Alpinia officinarum, a fat loss supplement?
A few days ago, we wrote about a Chinese animal study in which supplementation with Alpinia officinarum practically halted fat cell growth, although the researchers gave their test animals feed with extra calories. Minus point of that research: the dose of Alpinia officinarum was astronomical. In 2012, researchers from the Korea Food Research Institute repeated this study - with a less extreme dosage.
The researchers gave part of their mice feed that contained 5 grams of Alpinia officinarum extract per kilo. Like their Chinese colleagues who had studied Alpinia officinarum a few years earlier, the Koreans used a 1:4 (wt/wt) alcohol-based extract they made themselves. That is not very pure.
If these mice had been humans, they would have received roughly 3-4 grams of extract per day. That is still a lot, but it's less than the laboratory animals in the Chinese study received.
The experimental design of the Koreans resembled that of their Chinese colleagues. The Koreans gave a group of the mice standard feed [C], another group received feed in which the Koreans had put extra sugar and fat [HFD], while a third group of mice was given high-calorie food plus Alpinia officinarum extract [HFD + AOE].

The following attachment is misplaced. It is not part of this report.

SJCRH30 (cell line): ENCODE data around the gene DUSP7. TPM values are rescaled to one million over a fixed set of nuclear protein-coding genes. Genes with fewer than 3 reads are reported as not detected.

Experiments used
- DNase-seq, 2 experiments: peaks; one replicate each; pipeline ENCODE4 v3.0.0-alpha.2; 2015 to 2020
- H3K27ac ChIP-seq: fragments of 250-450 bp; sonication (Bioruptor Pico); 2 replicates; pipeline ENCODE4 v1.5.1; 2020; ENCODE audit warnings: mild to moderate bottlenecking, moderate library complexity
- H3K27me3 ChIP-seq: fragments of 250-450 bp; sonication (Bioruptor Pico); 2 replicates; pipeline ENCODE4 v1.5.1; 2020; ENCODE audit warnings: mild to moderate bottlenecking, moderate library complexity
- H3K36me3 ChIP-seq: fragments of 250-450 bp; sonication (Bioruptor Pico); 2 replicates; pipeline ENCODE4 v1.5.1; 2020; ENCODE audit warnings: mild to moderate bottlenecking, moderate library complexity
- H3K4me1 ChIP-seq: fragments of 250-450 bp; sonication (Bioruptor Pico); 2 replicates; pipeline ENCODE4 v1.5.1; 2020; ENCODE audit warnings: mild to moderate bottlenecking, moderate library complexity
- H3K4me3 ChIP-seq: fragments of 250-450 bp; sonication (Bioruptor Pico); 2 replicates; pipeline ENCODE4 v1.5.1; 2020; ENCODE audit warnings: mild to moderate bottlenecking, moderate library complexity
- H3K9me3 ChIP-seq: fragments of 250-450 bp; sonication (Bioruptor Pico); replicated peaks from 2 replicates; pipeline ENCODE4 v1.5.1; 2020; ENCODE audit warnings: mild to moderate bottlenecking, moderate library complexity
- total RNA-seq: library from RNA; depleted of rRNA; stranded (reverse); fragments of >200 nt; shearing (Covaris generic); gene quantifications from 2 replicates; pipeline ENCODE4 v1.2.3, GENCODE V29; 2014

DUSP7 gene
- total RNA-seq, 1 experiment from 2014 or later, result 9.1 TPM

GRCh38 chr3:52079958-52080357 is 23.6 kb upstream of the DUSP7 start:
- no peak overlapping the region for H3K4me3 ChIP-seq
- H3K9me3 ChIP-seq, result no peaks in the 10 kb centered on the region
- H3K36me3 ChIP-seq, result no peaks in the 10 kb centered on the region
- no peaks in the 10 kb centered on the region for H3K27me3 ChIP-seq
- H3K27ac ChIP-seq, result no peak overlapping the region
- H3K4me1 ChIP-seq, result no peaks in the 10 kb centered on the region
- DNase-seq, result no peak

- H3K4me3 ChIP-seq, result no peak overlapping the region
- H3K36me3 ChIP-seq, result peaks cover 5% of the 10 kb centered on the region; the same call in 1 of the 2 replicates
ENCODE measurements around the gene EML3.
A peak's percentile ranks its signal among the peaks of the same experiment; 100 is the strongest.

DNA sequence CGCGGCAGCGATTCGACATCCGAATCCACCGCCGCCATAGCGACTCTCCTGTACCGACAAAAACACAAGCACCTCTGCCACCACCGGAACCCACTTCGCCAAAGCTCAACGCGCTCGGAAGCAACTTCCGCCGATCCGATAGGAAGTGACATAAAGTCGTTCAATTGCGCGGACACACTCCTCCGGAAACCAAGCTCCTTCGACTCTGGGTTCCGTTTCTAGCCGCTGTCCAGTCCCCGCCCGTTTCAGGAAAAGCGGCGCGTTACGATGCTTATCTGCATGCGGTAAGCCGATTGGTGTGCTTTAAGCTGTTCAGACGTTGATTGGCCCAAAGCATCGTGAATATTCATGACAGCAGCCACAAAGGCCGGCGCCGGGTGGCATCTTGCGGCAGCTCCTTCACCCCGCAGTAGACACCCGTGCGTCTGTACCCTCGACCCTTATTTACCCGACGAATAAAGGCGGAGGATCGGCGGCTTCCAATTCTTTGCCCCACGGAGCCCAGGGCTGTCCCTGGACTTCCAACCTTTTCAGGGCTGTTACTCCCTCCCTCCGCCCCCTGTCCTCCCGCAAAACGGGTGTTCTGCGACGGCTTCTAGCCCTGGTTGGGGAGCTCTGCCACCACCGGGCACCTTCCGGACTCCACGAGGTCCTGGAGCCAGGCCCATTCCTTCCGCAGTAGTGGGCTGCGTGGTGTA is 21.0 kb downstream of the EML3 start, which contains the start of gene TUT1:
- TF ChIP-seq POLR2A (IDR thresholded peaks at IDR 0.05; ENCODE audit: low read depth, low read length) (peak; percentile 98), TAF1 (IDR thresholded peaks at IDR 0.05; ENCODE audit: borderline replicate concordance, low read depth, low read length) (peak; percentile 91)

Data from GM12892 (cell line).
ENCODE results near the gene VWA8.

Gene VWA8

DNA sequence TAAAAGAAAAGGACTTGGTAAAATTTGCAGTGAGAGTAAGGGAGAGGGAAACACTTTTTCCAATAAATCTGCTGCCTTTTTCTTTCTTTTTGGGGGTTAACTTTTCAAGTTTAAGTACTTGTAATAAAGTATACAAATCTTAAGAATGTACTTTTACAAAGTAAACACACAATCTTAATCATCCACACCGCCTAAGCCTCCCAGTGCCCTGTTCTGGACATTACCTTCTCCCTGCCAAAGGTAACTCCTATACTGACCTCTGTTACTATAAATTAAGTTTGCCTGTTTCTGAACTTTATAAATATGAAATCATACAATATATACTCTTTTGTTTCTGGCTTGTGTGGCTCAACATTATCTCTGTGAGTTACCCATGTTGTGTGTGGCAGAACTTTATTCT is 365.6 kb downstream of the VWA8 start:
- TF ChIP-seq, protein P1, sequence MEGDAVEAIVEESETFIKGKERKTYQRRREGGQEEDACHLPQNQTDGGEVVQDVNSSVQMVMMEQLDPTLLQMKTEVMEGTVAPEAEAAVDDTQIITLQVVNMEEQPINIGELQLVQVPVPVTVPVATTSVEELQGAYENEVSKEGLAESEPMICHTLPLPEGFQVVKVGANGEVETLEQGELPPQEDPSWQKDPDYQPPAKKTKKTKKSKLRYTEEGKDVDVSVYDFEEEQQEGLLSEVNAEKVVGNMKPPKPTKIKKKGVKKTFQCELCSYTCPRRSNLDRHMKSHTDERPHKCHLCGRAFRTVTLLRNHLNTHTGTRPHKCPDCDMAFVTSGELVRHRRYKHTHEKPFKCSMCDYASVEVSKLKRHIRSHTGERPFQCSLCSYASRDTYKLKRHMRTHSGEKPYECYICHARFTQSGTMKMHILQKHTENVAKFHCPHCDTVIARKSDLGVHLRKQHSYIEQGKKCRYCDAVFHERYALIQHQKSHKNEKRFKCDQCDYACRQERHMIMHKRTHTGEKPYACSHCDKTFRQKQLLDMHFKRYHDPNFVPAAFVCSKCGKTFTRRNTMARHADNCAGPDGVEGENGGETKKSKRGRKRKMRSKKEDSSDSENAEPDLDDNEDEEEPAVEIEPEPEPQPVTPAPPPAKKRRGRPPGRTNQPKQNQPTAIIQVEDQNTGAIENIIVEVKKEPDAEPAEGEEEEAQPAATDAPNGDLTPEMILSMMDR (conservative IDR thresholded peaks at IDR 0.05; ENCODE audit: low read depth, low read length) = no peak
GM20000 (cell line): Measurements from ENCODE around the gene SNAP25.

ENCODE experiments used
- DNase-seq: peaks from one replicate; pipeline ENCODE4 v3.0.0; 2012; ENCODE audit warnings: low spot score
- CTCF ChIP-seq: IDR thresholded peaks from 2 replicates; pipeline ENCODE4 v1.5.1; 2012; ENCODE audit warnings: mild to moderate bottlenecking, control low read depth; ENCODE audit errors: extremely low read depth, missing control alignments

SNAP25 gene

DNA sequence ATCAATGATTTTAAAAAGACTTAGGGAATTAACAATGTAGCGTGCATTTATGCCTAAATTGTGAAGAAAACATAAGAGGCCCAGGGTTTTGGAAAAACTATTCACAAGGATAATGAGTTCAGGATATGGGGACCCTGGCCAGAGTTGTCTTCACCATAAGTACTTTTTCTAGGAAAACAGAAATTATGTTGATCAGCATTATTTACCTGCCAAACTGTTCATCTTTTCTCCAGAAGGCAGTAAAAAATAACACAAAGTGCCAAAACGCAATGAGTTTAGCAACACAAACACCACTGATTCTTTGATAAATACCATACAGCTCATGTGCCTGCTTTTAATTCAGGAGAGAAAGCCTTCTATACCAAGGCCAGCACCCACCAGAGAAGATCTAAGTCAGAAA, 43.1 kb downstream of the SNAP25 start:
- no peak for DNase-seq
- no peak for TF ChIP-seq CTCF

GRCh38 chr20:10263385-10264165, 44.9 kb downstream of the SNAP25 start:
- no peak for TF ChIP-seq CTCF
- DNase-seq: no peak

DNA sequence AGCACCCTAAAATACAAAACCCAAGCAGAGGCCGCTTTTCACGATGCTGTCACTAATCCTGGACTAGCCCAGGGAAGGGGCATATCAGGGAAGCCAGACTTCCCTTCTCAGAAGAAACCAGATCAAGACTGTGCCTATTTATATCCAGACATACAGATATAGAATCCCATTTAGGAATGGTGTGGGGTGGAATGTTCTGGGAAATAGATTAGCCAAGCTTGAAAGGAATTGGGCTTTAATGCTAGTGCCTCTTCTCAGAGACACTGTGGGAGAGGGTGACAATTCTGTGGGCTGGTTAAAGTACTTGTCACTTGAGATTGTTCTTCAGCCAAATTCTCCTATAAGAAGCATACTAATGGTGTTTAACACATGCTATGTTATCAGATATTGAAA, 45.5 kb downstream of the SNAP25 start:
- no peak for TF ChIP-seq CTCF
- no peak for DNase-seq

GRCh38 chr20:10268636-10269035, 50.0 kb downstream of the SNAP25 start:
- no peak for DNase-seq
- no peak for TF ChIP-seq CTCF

The extract inhibited body weight gain during the 8 weeks of the experiment.
When the researchers studied the mice's fat deposits after 8 weeks, they saw that Alpinia officinarum had reduced their growth.
When the researchers did tests with fat cells in vitro, they discovered that Alpinia officinarum extract blocked their growth. Galangin, a flavonol that is prominent in Alpinia officinarum, may well be responsible for this effect, the researchers found.
In the adipose tissue of the mice, Alpinia officinarum had partially deactivated vital proteins like protein PPAR-gamma, which made it difficult for the fat cells to grow. On the other hand, in the liver of the mice, ,Alpinia officinarum had just activated the protein PPAR-alpha, which in rodents plays an important role in the oxidation of fatty acids.
"Galangin, a major component of Alpinia officinarum, can inhibit adipogenesis during adipocyte differentiation and may be effective in improving obesity," the researchers write.
If galangin is indeed the main active ingredient in Alpinia officinarum, shouldn't it be so possible to develop a supplement for human use? A supplement that you don't have to use in gram amounts?
J Med Food. 2012 Nov;15(11):959-67.
Alpinia officinarum: an excess of calories, yet no increase in body fat 20.05.2020
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